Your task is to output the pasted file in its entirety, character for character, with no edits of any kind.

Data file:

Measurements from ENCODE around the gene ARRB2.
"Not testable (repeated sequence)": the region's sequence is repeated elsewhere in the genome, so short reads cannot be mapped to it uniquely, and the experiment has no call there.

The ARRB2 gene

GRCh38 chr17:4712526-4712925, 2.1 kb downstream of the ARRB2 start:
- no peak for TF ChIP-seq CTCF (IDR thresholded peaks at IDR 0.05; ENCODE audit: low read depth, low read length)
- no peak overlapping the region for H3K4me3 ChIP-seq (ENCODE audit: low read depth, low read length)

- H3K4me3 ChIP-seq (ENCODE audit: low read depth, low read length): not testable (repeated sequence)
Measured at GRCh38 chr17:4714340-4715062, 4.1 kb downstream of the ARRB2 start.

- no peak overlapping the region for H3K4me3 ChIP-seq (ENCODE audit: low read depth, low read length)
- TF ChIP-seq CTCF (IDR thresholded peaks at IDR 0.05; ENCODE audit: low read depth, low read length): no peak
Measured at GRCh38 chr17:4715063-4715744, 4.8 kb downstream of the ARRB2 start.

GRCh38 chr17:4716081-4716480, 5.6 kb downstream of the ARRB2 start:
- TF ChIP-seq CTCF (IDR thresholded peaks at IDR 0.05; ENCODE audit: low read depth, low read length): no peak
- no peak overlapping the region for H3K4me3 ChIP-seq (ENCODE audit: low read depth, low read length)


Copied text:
Measurements from ENCODE around the gene ARRB2.
"Not testable (repeated sequence)": the region's sequence is repeated elsewhere in the genome, so short reads cannot be mapped to it uniquely, and the experiment has no call there.

The ARRB2 gene

GRCh38 chr17:4712526-4712925, 2.1 kb downstream of the ARRB2 start:
- no peak for TF ChIP-seq CTCF (IDR thresholded peaks at IDR 0.05; ENCODE audit: low read depth, low read length)
- no peak overlapping the region for H3K4me3 ChIP-seq (ENCODE audit: low read depth, low read length)

- H3K4me3 ChIP-seq (ENCODE audit: low read depth, low read length): not testable (repeated sequence)
Measured at GRCh38 chr17:4714340-4715062, 4.1 kb downstream of the ARRB2 start.

- no peak overlapping the region for H3K4me3 ChIP-seq (ENCODE audit: low read depth, low read length)
- TF ChIP-seq CTCF (IDR thresholded peaks at IDR 0.05; ENCODE audit: low read depth, low read length): no peak
Measured at GRCh38 chr17:4715063-4715744, 4.8 kb downstream of the ARRB2 start.

GRCh38 chr17:4716081-4716480, 5.6 kb downstream of the ARRB2 start:
- TF ChIP-seq CTCF (IDR thresholded peaks at IDR 0.05; ENCODE audit: low read depth, low read length): no peak
- no peak overlapping the region for H3K4me3 ChIP-seq (ENCODE audit: low read depth, low read length)